I am not sure what Taylor wires are, but as long as they are surpessor core, you will be fine. Never run solid core wires.
 

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Discussion Starter · #14 ·
I do have a 65 Fairlane S/C 4spd car, but the one I'm working on right now is the '64 Fairlane S/C. Weight should be around the same, 3200 lbs or so. I have Taylor Pro series solid core 8mm wires installed. Why should I not use solid core? I don't have any radio interference problems or any sensitive equipment on board.-Mike
 

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Solid core wires put a lot of stress on all of the high voltage components of a system. The cap, rotor, coil plugs and wires too. A surpressor core wire limits the current flow in an electrical discharge. Once the gap of the plug has been breached by the high voltage, a solid core wire will then instantly discharge the entire contents of the coil in a single high current pulse, could be instantanious of thousands of amps.... this is how it wares down all the electrical properties of the high voltage system. Also your spark duration will be significantly shorter.

A resistive core wire, slows down this current discharge and actually makes a better spark because the coil can now create a longer duration spark of much lower current without burning out everything in the path.

Also with a very high current discharge of solid core wires, you create a lot of IONs inside the rotor cap, that fly around. Ionized air inside the cap can actually cause cross fire for other plugs that are not supposed to be firing, because the ionized air creates a current path to the other spark plugs.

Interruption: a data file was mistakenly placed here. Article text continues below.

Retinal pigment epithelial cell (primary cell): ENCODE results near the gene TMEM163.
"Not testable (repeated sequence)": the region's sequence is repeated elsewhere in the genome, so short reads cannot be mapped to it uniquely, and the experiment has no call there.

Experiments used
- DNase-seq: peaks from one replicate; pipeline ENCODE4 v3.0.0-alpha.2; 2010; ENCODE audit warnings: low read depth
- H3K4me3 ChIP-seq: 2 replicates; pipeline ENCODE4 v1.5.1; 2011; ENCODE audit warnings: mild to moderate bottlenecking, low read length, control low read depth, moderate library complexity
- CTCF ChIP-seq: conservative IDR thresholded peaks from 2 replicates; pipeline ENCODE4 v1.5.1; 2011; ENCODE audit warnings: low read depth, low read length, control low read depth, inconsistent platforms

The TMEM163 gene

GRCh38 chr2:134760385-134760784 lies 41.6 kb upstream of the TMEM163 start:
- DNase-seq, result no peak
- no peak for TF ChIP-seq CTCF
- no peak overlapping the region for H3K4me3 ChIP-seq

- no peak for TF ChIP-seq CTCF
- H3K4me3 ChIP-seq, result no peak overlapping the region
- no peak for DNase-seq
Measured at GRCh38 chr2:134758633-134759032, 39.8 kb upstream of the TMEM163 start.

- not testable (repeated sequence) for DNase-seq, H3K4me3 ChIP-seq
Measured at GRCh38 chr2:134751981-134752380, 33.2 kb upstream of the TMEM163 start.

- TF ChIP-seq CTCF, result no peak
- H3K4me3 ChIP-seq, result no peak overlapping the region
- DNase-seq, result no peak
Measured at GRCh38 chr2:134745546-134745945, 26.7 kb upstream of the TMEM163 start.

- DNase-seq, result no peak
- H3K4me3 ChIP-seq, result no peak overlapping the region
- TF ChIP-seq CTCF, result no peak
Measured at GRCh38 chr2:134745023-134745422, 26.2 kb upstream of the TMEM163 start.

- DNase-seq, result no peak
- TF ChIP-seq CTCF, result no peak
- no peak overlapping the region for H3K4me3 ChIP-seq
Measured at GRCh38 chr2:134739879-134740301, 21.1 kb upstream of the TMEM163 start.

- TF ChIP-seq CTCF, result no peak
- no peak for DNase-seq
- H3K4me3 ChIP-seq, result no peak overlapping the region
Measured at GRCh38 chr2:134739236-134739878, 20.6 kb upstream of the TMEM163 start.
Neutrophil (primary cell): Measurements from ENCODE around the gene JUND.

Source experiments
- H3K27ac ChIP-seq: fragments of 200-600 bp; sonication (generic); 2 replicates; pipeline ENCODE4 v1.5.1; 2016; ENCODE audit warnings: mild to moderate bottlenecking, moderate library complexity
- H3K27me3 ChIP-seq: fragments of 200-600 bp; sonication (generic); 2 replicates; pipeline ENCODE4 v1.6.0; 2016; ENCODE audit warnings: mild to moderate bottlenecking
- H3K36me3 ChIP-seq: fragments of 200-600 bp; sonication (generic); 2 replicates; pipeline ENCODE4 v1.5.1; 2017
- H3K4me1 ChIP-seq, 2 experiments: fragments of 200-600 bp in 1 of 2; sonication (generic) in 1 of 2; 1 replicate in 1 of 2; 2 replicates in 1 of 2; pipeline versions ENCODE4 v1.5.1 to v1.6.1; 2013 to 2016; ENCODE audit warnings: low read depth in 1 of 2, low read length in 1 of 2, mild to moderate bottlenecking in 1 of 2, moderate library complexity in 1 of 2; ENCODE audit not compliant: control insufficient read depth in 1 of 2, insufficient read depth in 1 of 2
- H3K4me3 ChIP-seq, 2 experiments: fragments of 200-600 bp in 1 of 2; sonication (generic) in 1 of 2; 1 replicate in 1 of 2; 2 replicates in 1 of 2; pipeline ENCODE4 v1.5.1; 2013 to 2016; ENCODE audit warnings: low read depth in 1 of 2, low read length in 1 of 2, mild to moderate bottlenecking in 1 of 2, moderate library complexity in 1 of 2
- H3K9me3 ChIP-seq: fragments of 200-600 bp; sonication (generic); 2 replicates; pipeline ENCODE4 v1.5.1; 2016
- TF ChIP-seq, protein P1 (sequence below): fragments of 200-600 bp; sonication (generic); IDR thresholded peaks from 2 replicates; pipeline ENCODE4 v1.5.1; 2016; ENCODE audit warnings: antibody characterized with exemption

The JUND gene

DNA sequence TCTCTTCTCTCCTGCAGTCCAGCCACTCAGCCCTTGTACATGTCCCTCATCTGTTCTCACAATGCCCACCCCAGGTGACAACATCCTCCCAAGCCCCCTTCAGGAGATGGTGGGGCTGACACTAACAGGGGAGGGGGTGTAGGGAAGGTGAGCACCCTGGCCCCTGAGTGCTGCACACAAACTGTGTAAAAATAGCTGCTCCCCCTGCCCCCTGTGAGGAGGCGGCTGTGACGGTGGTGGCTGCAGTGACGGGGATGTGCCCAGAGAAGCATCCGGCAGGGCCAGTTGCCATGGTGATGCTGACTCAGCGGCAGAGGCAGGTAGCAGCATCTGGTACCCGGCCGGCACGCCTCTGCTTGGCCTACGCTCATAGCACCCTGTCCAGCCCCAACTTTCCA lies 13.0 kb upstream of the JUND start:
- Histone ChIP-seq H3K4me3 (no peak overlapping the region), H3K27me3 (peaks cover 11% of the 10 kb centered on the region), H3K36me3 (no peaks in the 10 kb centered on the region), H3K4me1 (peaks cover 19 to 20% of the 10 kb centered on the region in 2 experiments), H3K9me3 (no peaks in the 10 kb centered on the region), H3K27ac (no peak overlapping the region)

It will only take one plug firing at the wrong instant to cause detonation in your engine. There is really not a good reason to use solid core wire, and many reasons to use use resistive core wire.

Hope this information is usefull to you. Best.... Mike
 

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Discussion Starter · #16 ·
Thanks for the info. I've always used solid core just because I figured the least resistance is best, & real metal wire has to be better than resistor core wire. I think I might order a new set soon. What type do you suggest? I have always used Taylor because they are not too expensive & have very well made boots that seal well & are easy to grab onto & remove. BTW, why are solid core wires even sold if it's so bad to use them?-Mike
 

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Gimics.... High voltage coils too... You don't need anything over 35,000 volts for a spark, but I bet every coil MFG says a higher voltage spark is better, just to sell a product.

When actually the higher the voltage the faster your wires dielectric will break down. I am sorry, but I don't have a recommedation for a set of wires. I buy off the shelf accell. Pretty looking wires is an option that is worth it.

Another gimic is metal sheilding (braiding) over the wires, or running the wires through metal tubes.... that actually hurts the spark a lot, because the meatle container over the wires causes a capacitve reactance, and takes a lot of energy away from the spark.